Posted via web from Mobile Strategy

13 Things To Remember When Integrating Mobility (Or How To Avoid Process Peddlers)

Regardless of whether it is the first time your mobile workers receive a device, or if you are deploying a new application, your people and your processes will never be the same. Mobility changes the way we work; it is transformational and because of this you need to pay very close attention to your processes. If you are not looking (and I mean really looking) at how to best integrate your new technology or application into your existing workflows you will be faced with anything from poor adoption to outright failure.

So what do I mean by process peddlers?

Process peddlers may be vendors, mobile application developers or even the junior resource in that other department on the fourth floor. These process peddlers talk about the importance of process mapping but at the end of the implementation, all they have done is connected a few boxes with some arrows (current and future state workflows) without adding value to the ultimate success of your project. Sadly enough, I have seen them far too many times. In fact I have even worked with them or had to come in and fix their mistakes to try and revive a failing implementation.

In case you don’t get  through the long post here are the two main takeaways:

  1. Process peddlers are a waste of resources.
  2. Real process integration experts are invaluable to the success of a mobile implementation.

To help you avoid process peddlers, below is a list of key concepts you should look for when you are being pitched to. I also understand that you yourself may be one of those people that talks about process without any idea of what or how to analyze one. This list is also for your benefit. At the very least look for the following:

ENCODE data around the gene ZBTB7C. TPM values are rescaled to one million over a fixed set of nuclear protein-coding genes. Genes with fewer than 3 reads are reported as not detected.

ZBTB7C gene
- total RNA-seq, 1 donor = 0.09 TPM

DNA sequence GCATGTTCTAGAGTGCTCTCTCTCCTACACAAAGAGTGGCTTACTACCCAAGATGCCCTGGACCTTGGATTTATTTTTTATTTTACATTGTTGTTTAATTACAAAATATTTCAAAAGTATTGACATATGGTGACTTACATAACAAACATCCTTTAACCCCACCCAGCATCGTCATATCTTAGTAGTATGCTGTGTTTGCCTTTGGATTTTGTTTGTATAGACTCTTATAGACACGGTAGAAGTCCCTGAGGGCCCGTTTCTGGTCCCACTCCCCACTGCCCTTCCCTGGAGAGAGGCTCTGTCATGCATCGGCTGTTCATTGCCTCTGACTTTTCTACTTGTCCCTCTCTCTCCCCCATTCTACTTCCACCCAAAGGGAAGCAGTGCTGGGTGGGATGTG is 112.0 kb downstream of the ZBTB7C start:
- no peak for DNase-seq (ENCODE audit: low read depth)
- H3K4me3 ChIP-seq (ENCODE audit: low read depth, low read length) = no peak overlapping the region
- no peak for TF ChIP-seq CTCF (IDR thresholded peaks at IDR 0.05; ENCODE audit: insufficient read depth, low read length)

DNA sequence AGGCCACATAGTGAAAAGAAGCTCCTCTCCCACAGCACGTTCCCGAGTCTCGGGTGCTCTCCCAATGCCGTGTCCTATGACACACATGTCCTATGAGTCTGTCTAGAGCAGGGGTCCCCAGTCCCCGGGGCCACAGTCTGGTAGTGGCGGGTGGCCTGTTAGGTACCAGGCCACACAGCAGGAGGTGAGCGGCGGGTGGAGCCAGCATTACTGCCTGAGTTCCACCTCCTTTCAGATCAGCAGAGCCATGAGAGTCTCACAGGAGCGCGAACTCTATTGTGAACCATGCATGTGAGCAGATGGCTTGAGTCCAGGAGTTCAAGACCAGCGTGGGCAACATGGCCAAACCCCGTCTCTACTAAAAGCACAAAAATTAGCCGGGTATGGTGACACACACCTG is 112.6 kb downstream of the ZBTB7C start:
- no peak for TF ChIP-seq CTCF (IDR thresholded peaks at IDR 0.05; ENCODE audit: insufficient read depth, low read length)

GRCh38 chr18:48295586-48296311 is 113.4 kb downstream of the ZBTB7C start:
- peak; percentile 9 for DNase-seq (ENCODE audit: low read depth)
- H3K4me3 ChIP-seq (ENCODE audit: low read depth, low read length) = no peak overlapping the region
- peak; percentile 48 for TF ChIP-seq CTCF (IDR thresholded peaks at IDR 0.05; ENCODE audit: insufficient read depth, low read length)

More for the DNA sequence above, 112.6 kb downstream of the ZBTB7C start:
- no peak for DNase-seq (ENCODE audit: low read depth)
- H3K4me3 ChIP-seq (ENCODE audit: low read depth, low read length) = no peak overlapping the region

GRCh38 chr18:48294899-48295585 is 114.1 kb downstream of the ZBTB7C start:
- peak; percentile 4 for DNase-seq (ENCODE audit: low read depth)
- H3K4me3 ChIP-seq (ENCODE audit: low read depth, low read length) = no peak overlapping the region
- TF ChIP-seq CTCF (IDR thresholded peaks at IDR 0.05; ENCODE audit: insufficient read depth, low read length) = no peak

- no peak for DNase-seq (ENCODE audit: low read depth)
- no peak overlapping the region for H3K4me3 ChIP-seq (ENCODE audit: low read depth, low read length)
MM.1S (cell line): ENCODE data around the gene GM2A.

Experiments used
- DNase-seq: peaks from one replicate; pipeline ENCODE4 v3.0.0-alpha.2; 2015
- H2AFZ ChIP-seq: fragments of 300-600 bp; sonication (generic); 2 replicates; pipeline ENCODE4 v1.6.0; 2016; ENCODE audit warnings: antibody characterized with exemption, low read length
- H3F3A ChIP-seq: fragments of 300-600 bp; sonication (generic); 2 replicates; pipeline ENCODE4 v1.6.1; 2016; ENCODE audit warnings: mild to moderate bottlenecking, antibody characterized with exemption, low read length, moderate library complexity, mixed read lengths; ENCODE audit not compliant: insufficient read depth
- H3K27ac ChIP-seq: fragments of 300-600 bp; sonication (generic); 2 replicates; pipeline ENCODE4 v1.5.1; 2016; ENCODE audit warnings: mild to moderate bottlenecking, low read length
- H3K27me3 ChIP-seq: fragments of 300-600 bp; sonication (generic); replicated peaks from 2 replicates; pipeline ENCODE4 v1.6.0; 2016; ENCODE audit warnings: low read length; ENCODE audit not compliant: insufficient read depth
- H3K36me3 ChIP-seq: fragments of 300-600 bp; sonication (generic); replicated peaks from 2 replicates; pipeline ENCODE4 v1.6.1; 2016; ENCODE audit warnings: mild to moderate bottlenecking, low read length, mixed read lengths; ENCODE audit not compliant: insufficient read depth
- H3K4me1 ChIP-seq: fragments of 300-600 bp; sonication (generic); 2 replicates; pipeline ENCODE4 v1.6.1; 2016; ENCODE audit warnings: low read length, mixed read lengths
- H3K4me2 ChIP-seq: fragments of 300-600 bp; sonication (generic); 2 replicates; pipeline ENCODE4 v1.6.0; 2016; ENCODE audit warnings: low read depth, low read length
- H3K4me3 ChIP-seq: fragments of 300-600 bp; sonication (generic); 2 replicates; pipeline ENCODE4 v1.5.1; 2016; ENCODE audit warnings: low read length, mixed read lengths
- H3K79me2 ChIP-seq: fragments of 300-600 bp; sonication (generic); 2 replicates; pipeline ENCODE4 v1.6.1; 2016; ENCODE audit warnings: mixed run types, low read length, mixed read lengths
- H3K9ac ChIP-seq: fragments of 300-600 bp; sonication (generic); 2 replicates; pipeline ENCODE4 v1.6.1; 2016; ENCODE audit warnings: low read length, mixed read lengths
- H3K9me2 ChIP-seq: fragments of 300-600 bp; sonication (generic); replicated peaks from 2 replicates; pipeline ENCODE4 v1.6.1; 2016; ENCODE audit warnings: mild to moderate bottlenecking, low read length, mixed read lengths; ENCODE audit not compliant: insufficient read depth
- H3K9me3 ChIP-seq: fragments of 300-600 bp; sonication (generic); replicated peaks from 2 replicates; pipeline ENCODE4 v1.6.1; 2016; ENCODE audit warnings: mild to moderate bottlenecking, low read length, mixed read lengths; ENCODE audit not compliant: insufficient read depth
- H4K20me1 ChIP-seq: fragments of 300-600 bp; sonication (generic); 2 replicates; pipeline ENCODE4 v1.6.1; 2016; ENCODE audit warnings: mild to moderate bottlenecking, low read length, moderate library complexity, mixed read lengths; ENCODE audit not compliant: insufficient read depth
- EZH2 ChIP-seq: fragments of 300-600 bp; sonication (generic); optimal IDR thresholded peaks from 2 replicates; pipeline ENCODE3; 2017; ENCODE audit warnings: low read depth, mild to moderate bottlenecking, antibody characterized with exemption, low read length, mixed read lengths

1. Experience – Real experience with relevant examples of situations where new technologies or new methods were succesfully integrated into existing workflows.
  2. Measurement – As they relate their experiences they will mention results. And these results will be explained to you through measurable improvements. You can’t talk about real improvements without knowing the numbers – the indicators (whatever these are for their given examples).
  3. Upstream and Downstream – Your process expert will talk and ask questions about what happens upstream and downstream of the specific area being worked on. Your process expert will want to understand how current changes impact and are impacted by what happens before and after.
  4. Inputs – This refers to process inputs. What feeds into the process? Actual product? Labor hours? Information/knowledge? Parts? Purchase Orders? It is different from a process trigger and it refers to all inputs into the process.
  5. Outputs – What are the process outcomes, outputs and deliverables? Your process expert will make sure that these are not negatively impacted with the new process. Quality and service levels should not suffer but either stay the same or improve.
  6. Cycle Times – Is the total time from the beginning to the end of the process. Your process expert will want to understand the cycle time for your given process and will be able to explain to you if it will be shortened by the implementation or not.